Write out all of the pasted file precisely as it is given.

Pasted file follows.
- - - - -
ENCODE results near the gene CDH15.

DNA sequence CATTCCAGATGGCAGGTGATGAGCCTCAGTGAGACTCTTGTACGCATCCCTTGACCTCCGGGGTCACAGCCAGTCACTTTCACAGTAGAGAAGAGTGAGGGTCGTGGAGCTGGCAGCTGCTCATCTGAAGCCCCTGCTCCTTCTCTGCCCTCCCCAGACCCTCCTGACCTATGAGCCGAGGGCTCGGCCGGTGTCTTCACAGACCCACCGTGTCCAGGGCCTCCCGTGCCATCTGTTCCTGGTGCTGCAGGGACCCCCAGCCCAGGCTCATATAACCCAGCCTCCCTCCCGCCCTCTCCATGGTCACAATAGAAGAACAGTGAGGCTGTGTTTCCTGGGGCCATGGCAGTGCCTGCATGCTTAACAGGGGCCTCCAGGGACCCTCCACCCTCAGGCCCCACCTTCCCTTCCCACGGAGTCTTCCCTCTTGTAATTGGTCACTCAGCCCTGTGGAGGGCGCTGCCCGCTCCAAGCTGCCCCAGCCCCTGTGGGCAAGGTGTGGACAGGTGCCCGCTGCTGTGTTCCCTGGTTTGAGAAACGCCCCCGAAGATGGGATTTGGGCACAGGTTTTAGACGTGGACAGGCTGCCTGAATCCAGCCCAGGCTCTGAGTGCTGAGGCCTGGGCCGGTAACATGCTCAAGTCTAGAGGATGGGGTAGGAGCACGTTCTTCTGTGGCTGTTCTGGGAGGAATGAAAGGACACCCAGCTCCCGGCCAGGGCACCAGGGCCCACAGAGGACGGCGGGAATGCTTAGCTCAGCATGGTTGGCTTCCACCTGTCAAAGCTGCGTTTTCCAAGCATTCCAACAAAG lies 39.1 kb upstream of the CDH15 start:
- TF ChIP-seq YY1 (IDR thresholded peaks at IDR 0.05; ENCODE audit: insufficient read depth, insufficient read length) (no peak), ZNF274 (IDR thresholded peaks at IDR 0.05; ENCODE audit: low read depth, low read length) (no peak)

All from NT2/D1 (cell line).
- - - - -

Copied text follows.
ENCODE results near the gene CDH15.

DNA sequence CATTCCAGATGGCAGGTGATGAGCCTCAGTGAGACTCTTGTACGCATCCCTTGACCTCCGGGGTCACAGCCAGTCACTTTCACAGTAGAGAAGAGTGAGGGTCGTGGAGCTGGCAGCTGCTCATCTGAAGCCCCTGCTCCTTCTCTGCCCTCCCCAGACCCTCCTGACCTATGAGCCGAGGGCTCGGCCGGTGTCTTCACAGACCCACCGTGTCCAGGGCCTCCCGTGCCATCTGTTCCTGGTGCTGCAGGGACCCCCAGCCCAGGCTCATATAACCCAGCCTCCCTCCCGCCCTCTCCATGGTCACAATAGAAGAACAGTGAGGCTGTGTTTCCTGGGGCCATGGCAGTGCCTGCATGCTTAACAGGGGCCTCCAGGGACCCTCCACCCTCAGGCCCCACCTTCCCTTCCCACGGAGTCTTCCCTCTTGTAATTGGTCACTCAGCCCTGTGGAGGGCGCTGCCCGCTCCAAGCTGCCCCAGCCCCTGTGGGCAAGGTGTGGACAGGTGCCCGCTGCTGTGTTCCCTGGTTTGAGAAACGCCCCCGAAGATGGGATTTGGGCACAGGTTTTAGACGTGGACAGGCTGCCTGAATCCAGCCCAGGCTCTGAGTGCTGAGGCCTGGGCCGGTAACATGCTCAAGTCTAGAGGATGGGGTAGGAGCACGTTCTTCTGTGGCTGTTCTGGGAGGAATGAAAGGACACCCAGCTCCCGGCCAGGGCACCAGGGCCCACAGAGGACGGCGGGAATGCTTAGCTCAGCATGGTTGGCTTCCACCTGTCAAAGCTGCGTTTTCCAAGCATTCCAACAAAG lies 39.1 kb upstream of the CDH15 start:
- TF ChIP-seq YY1 (IDR thresholded peaks at IDR 0.05; ENCODE audit: insufficient read depth, insufficient read length) (no peak), ZNF274 (IDR thresholded peaks at IDR 0.05; ENCODE audit: low read depth, low read length) (no peak)

All from NT2/D1 (cell line).